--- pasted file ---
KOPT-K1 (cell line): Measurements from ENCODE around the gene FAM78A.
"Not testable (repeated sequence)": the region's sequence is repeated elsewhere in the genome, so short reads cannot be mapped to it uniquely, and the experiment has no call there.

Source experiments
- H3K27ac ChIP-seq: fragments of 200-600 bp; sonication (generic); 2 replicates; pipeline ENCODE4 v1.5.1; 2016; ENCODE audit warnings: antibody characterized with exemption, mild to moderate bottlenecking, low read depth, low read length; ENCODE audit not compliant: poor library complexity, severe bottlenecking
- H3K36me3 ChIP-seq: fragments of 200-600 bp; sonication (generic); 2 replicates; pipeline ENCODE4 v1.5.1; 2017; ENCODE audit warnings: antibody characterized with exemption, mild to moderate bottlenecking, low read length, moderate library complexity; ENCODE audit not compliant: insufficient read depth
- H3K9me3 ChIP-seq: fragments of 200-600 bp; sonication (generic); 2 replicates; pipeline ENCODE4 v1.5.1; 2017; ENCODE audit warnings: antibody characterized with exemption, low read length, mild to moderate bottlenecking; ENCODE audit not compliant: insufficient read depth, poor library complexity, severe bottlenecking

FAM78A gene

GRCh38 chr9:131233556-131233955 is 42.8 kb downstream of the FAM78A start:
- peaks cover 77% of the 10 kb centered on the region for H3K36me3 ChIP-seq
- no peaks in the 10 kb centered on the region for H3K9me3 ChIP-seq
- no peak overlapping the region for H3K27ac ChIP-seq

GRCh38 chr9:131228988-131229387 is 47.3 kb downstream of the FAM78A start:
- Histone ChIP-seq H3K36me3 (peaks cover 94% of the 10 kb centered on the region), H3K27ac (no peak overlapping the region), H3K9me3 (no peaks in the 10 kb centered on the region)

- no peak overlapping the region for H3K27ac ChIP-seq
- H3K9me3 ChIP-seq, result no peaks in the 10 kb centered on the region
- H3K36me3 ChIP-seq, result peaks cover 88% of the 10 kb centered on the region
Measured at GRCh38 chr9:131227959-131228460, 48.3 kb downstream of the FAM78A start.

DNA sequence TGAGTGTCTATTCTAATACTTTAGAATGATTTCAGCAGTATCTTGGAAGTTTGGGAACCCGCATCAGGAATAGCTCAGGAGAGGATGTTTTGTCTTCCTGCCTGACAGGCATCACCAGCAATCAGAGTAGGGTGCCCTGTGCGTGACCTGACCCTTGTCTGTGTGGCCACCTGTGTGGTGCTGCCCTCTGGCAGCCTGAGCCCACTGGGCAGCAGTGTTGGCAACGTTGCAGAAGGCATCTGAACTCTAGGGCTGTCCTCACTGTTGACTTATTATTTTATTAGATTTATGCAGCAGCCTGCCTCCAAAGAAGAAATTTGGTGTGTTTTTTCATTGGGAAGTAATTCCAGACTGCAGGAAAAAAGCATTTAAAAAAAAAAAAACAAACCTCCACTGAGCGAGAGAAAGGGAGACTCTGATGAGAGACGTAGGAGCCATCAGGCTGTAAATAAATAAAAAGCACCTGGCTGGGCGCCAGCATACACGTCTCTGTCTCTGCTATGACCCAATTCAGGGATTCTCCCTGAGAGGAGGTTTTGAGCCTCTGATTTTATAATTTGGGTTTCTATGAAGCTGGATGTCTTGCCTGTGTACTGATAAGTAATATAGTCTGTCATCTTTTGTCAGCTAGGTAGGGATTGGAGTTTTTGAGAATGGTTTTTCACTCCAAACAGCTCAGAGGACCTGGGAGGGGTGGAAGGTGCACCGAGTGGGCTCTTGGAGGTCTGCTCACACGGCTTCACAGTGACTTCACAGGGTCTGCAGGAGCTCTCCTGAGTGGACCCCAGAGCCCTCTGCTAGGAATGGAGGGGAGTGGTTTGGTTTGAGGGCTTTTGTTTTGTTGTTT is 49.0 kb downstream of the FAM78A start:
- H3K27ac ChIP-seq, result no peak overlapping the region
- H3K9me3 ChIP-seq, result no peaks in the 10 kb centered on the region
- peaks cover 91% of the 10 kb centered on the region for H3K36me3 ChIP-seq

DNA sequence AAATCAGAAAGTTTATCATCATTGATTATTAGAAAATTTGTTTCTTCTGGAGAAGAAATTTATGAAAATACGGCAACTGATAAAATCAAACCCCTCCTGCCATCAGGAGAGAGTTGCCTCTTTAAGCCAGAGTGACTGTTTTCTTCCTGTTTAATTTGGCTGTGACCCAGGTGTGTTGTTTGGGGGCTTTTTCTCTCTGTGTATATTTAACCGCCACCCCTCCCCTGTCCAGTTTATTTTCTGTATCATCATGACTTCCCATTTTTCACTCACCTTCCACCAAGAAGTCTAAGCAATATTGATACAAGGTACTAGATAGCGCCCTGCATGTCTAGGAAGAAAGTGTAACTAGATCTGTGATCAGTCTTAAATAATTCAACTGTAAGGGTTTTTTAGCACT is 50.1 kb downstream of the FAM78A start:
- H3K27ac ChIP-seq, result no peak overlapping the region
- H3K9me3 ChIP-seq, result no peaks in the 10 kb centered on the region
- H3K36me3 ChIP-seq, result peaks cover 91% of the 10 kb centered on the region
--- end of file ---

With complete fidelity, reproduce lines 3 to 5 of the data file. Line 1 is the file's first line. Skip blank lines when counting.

Source experiments
- H3K27ac ChIP-seq: fragments of 200-600 bp; sonication (generic); 2 replicates; pipeline ENCODE4 v1.5.1; 2016; ENCODE audit warnings: antibody characterized with exemption, mild to moderate bottlenecking, low read depth, low read length; ENCODE audit not compliant: poor library complexity, severe bottlenecking
- H3K36me3 ChIP-seq: fragments of 200-600 bp; sonication (generic); 2 replicates; pipeline ENCODE4 v1.5.1; 2017; ENCODE audit warnings: antibody characterized with exemption, mild to moderate bottlenecking, low read length, moderate library complexity; ENCODE audit not compliant: insufficient read depth